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The self in Stoicism was defined by mind, soul, and body, all of which were considered physical substances. While people were all part of a cosmos, sharing with the world-soul the characteristic of having soul, the self was still individual and autonomous. Compared to popular Greek thought, the Stoics were less concerned with the self as defined by external goods and the life of the polis; instead they were part of a growing sense of "cosmopolitanism" that originated in the Hellenistic period.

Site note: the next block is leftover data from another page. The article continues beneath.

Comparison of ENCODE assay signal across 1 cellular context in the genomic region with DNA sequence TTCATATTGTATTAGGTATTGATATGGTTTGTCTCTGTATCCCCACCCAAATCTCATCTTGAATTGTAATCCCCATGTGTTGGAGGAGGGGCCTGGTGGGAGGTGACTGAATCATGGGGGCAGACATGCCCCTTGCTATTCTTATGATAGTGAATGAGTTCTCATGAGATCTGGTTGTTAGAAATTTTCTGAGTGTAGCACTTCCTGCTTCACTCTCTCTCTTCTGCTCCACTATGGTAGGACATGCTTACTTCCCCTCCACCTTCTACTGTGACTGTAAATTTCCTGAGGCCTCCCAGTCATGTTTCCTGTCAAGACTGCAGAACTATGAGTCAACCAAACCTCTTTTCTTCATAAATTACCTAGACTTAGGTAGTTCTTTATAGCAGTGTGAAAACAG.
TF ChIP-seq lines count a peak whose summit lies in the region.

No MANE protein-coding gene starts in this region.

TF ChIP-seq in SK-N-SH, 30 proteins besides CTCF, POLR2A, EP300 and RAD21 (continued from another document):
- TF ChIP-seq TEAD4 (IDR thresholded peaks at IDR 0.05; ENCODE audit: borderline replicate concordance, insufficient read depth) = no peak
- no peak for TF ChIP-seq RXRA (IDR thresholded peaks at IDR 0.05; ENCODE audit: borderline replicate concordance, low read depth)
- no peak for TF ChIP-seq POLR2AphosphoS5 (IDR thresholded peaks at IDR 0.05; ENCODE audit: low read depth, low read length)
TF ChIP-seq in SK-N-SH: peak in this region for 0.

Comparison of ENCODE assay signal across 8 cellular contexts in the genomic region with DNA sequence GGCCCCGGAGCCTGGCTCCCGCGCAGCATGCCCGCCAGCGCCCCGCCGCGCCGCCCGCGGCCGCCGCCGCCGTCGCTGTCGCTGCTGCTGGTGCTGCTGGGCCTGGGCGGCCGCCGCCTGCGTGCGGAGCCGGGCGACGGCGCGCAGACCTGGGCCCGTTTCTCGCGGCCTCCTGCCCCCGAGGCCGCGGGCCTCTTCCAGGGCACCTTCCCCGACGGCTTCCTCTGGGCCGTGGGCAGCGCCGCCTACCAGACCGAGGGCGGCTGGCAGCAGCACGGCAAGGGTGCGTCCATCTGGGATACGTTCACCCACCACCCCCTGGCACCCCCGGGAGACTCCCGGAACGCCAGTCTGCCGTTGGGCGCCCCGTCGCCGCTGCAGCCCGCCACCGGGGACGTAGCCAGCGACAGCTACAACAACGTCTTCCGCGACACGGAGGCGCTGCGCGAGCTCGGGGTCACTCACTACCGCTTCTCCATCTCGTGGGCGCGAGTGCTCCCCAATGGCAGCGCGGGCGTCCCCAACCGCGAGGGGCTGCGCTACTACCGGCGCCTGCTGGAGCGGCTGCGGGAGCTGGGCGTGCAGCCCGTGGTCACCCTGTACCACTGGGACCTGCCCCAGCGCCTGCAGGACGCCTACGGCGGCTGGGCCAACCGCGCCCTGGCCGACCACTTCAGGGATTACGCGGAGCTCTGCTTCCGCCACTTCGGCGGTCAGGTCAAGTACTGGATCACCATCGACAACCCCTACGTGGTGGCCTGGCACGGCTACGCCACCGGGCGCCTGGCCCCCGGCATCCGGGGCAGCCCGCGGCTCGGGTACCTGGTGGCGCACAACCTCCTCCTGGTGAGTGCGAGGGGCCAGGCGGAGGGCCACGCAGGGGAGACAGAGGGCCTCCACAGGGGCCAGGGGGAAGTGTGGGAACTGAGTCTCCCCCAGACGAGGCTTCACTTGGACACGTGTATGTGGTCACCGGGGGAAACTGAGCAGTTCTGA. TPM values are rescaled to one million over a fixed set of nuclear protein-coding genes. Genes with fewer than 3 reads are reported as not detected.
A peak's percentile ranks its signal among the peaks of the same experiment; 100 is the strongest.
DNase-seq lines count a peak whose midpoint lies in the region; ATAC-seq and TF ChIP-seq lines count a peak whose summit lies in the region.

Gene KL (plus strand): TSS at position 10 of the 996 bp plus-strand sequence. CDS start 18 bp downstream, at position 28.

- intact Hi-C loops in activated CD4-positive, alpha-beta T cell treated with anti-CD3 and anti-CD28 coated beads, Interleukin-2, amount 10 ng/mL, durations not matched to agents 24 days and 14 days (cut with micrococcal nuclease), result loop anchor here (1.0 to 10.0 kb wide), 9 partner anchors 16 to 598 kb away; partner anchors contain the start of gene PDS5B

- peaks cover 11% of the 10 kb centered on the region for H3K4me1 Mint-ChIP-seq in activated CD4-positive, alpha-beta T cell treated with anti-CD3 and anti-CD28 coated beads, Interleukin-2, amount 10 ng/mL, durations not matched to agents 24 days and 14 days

Augustine marks a shift to an extremely inward looking notion of self, grounded in the notion of salvation by faith. Because salvatiopn depended not just on acts but on internal states, the Christian required constant self-scrutiny, in a manner unusual for the period.
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